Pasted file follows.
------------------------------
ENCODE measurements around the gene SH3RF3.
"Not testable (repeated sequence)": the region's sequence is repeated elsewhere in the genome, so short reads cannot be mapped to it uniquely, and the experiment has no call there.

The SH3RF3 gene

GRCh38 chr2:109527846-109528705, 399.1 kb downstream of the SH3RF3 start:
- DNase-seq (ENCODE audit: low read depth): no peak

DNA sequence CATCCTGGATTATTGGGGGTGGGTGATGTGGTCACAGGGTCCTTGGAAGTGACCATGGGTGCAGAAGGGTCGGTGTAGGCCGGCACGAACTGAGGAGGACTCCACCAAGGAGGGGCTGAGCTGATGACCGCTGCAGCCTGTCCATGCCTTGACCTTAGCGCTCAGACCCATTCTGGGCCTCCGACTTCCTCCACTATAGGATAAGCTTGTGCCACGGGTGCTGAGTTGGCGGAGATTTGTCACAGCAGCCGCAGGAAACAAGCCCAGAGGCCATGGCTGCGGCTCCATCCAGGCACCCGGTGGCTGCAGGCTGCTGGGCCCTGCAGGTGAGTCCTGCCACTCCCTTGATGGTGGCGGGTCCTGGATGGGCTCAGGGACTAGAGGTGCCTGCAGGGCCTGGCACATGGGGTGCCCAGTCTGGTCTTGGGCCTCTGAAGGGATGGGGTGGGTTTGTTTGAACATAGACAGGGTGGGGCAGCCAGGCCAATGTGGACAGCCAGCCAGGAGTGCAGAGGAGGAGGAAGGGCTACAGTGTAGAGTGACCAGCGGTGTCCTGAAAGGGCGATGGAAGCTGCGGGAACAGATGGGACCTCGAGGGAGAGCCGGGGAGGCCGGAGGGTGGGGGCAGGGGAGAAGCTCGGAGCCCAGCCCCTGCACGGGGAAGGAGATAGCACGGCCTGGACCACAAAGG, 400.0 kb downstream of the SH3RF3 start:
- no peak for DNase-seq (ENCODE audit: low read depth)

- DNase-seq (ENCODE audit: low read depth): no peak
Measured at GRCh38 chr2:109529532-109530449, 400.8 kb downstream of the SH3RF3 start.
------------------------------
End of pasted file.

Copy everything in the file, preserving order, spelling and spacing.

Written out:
ENCODE measurements around the gene SH3RF3.
"Not testable (repeated sequence)": the region's sequence is repeated elsewhere in the genome, so short reads cannot be mapped to it uniquely, and the experiment has no call there.

The SH3RF3 gene

GRCh38 chr2:109527846-109528705, 399.1 kb downstream of the SH3RF3 start:
- DNase-seq (ENCODE audit: low read depth): no peak

DNA sequence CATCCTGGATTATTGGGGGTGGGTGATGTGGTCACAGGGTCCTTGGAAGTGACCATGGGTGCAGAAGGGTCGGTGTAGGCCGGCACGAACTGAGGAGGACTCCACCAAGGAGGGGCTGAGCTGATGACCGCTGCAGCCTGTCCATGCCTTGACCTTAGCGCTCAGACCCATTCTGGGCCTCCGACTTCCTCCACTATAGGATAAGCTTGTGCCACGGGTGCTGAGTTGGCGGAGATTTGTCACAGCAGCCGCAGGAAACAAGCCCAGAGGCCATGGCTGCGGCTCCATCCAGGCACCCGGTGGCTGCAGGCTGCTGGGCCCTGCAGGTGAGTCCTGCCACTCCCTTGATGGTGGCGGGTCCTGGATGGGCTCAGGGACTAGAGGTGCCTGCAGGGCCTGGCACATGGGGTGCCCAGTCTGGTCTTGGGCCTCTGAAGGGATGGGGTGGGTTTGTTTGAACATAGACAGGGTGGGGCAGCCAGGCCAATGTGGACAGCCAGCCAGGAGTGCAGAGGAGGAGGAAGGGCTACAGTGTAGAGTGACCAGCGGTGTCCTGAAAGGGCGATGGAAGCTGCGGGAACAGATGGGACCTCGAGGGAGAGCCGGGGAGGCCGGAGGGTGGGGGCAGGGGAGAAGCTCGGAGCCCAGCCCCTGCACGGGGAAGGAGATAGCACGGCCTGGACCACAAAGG, 400.0 kb downstream of the SH3RF3 start:
- no peak for DNase-seq (ENCODE audit: low read depth)

- DNase-seq (ENCODE audit: low read depth): no peak
Measured at GRCh38 chr2:109529532-109530449, 400.8 kb downstream of the SH3RF3 start.